Monday, June 10, 2013
Home Remedies for Sunburn
Take a Bath
Adding a few heaping tablespoons of baking soda to cool bath water makes a sunburn-soothing remedy. Just keep your soaking time down to 15 to 20 minutes. If you soak any longer, you risk drying out your skin. When you've emerged from the bath, resist the urge to towel off. Instead air-dry, and don't wipe the baking soda off.
Oatmeal added to cool bathwater offers another wonderful relief for sunburned skin. Fill up the bathtub with cool water--not cold water because that can send the body into shock. Don't use bath salts, oils, or bubble bath. Instead, scoop 1/2 to 1 cup oatmeal and mix it in.
Add Some Aloe Vera
The thick, gel-like juice of the aloe vera plant can take the sting and redness out of a sunburn. Aloe vera causes blood vessels to constrict. Luckily, this healing plant is available at your local nursery or even in the grocery store's floral department. Simply slit open one of the broad leaves and apply the gel directly to the burn. Apply five to six times per day for several days.
Apply a Cool Compress
Soak a washcloth in cool water and apply it directly to the burned areas (do not apply ice or an ice pack to sunburned skin) for several minutes, rewetting the cloth often to keep it cool. Apply the compress multiple times throughout the day as needed to relieve discomfort. You can also add a soothing ingredient, such as baking soda or oatmeal, to the compress water. Simply shake a bit of baking soda into the water before soaking the cloth. Or wrap dry oatmeal in a cheesecloth or a piece of gauze and run water through it. Then toss out the oatmeal and soak the compress in the oatmeal water.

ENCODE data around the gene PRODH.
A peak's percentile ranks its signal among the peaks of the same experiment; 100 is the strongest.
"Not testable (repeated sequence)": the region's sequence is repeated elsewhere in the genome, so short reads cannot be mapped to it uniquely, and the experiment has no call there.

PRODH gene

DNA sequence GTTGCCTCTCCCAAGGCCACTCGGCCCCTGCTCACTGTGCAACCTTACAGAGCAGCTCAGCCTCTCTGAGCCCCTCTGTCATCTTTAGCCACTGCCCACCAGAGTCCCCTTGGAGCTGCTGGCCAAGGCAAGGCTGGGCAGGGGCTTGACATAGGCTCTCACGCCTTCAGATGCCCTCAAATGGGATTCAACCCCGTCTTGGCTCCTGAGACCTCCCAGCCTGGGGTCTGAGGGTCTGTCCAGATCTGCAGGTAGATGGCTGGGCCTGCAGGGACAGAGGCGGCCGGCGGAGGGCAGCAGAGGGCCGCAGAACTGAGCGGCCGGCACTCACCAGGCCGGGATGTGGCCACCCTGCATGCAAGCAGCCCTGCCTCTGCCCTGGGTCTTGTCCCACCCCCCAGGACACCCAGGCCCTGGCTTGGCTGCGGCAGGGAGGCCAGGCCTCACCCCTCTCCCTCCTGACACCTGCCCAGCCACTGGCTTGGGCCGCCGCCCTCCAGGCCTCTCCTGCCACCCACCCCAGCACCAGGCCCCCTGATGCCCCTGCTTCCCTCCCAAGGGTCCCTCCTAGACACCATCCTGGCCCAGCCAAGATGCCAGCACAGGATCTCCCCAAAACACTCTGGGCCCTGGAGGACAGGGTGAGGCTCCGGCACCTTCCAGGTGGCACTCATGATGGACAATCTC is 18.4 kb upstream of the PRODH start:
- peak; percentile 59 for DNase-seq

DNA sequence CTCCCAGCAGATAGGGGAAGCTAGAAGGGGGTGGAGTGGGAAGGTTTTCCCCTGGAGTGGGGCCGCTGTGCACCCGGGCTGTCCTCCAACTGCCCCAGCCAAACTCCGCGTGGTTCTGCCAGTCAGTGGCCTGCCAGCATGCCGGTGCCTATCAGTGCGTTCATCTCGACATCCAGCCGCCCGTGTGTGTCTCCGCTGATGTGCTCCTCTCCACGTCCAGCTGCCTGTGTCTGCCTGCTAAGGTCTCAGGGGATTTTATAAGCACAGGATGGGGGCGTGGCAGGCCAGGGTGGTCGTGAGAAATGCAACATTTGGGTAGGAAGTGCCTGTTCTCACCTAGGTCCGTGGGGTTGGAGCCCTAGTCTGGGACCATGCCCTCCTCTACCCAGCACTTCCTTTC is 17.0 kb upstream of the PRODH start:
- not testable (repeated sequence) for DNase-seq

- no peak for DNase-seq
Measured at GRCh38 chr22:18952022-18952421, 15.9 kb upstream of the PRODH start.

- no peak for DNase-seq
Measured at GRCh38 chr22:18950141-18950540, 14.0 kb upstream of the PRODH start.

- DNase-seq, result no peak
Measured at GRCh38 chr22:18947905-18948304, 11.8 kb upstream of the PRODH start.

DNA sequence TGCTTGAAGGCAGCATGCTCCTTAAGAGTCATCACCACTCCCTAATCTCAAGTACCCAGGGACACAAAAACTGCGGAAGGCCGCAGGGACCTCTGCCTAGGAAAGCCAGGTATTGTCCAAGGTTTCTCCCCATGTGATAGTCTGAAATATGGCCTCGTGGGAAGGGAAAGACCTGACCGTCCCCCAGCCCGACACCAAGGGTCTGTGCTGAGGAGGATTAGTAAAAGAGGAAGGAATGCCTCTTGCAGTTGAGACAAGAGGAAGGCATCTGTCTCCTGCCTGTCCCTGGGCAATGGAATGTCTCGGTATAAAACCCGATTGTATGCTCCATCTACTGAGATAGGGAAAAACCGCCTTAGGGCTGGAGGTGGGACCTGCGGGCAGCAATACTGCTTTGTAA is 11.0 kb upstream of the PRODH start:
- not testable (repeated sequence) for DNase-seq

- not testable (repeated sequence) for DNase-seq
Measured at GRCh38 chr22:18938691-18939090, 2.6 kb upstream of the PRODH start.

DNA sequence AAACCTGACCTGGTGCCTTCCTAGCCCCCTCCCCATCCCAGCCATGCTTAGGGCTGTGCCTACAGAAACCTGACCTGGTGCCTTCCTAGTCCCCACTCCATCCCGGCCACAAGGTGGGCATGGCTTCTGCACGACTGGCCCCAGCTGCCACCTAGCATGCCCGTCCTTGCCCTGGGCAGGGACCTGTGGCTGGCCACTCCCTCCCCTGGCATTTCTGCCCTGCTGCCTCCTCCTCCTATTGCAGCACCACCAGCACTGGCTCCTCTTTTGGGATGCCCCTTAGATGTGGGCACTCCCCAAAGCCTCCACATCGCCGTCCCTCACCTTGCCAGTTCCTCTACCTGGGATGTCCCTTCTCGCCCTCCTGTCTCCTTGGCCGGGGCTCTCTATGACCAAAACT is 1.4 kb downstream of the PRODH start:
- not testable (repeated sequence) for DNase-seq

As the sun fried your skin, it also dehydrated it. Be sure to replenish liquids by drinking plenty of water while recovering from a sunburn. Being well hydrated will help burns heal better.
The sun dries out the skin's surface and causes cells and blood vessels to leak, causing even greater moisture loss. In addition, while cool baths and compresses can make you feel better, they can also end up robbing moisture from your injured skin. To prevent drying, apply moisturizer immediately after your soak. For cooling relief of pain and dryness, chill the moisturizer in the refrigerator before using.
Pat Down With Potatoes
The plain old potato makes for a wonderful pain reliever. It's a time-tested technique known throughout the world. Take two washed potatoes, cut them into small chunks, and place them in a blender or food processor. Blend or process until the potatoes are in liquid form. Add water if they look dry. Pat the burned areas with the pulverized potatoes. Wait until the potatoes dry, then take a cool shower. Another less messy method is to apply the mash to a clean gauze and place on the burn. Change the dressing every hour. Continue applying several times a day for a few days until the pain is relieved.
Sunburns often strike where skin meets bathing suit. Sensitive and hard-to-reach spots you've neglected to smear with suntan lotion (along bikini lines, underneath buttock cheeks, or around the breasts and armpits) often fall victim. These burn spots then have to face daily irritation from tight elastic in bras and underwear. To ease chafing, cover the burned area with a dusting of cornstarch. Don't apply petroleum jelly or oils, which can exacerbate the burn by blocking pores. If the burn is blistering, however, don't apply anything.